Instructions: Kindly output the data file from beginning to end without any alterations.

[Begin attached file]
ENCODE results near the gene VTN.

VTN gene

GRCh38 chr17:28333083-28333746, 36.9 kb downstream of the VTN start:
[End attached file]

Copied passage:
ENCODE results near the gene VTN.

VTN gene

GRCh38 chr17:28333083-28333746, 36.9 kb downstream of the VTN start: